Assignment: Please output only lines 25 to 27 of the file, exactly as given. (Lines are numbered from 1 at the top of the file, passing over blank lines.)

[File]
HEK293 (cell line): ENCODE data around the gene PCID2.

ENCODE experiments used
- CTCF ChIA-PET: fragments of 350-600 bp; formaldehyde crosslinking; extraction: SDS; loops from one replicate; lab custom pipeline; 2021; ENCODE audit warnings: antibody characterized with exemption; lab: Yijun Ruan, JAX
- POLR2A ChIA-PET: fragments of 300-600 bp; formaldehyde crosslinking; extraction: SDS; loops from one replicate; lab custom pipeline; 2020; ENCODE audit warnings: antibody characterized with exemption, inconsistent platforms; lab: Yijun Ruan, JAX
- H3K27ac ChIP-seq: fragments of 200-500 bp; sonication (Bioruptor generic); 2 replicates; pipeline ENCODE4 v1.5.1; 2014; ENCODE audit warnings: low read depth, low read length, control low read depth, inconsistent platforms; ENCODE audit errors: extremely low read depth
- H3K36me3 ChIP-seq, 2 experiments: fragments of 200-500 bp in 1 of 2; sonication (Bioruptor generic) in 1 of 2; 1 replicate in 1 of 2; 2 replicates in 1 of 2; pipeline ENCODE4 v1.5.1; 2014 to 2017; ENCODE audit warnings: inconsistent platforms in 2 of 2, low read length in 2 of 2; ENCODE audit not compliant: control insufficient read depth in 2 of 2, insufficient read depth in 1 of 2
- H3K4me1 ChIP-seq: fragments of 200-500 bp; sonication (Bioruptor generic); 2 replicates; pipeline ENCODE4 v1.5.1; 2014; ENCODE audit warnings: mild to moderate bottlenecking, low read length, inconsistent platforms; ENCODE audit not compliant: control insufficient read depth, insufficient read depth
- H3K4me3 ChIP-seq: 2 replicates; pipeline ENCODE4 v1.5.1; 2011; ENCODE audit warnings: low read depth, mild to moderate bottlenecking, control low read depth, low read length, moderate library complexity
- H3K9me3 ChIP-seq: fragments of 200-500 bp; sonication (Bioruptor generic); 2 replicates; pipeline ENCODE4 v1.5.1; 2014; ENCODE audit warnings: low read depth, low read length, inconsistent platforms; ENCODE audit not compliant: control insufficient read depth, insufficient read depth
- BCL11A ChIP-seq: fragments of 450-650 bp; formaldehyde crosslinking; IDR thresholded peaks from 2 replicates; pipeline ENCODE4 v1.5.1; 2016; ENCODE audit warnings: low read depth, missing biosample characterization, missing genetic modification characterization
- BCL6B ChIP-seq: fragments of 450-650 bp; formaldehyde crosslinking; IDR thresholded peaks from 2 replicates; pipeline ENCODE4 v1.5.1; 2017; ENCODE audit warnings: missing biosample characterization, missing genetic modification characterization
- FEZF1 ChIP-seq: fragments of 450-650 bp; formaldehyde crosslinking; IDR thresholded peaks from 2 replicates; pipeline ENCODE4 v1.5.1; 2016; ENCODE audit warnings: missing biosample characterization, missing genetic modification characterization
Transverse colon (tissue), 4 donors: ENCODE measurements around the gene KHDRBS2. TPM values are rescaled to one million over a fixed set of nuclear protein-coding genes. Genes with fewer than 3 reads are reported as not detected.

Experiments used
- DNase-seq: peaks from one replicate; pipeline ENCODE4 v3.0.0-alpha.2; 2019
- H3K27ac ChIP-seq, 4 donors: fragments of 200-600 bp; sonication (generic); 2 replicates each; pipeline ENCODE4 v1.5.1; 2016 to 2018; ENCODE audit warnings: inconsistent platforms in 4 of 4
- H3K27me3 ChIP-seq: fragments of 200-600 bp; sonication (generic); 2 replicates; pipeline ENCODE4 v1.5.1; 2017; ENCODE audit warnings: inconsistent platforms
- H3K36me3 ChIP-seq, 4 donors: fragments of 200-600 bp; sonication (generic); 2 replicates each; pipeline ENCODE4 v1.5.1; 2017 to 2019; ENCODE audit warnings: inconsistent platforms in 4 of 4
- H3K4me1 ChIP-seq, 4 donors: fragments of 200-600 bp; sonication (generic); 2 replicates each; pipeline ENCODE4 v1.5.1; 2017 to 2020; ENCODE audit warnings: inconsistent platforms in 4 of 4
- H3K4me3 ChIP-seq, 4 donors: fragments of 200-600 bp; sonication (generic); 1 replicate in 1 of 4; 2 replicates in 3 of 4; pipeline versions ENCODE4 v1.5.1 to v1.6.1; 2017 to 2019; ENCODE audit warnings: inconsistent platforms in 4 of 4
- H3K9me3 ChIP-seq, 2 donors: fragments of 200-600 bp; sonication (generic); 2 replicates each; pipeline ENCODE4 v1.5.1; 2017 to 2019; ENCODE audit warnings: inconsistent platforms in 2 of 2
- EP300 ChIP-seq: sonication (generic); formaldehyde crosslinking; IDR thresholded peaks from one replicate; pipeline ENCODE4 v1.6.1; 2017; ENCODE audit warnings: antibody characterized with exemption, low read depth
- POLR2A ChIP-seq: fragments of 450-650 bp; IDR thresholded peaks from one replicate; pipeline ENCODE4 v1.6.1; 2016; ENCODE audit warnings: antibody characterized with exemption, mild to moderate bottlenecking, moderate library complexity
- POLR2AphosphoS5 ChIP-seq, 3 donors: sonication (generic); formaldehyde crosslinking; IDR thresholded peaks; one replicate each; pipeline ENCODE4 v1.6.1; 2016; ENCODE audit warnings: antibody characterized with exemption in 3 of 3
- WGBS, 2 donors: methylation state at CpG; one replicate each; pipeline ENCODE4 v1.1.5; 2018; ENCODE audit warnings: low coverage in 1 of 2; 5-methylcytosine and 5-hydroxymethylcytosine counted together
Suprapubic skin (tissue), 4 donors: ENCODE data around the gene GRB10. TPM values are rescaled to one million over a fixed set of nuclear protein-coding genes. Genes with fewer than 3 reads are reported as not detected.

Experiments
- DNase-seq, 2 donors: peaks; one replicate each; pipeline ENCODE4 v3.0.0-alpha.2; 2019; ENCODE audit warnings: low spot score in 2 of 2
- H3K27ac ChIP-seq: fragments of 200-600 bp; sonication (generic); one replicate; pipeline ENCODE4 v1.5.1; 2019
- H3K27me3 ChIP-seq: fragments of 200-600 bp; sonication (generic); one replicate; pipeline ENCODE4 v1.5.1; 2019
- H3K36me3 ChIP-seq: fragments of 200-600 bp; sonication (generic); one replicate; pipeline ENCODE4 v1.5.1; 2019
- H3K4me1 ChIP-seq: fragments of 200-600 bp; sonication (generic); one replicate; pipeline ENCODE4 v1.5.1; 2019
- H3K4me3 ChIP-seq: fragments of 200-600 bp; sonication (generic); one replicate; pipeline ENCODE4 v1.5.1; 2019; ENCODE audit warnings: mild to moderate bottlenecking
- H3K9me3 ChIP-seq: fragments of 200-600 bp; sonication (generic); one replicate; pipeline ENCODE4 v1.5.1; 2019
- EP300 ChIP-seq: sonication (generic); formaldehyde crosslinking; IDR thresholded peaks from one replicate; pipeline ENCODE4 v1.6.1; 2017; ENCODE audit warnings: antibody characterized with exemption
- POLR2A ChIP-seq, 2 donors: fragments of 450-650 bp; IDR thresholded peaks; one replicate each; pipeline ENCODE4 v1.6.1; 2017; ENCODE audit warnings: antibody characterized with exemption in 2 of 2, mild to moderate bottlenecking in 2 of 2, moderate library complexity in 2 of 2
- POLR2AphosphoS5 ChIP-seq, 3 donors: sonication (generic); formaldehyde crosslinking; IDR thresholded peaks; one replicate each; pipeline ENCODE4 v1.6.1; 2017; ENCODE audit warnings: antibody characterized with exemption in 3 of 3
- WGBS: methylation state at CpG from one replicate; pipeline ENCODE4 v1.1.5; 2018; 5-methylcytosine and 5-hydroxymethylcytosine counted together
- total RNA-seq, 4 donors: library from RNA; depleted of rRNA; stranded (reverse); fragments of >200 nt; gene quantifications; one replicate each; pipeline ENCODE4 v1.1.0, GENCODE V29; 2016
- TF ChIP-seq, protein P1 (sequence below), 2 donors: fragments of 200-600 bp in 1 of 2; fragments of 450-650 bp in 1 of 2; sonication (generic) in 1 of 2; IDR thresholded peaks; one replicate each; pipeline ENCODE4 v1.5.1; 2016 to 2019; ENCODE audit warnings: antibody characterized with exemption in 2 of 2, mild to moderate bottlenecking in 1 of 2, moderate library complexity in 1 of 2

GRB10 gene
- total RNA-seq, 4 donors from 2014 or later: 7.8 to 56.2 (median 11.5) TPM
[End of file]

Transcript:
- WGBS, 2 donors: methylation state at CpG; one replicate each; pipeline ENCODE4 v1.1.5; 2018; ENCODE audit warnings: low coverage in 1 of 2; 5-methylcytosine and 5-hydroxymethylcytosine counted together
Suprapubic skin (tissue), 4 donors: ENCODE data around the gene GRB10. TPM values are rescaled to one million over a fixed set of nuclear protein-coding genes. Genes with fewer than 3 reads are reported as not detected.

Experiments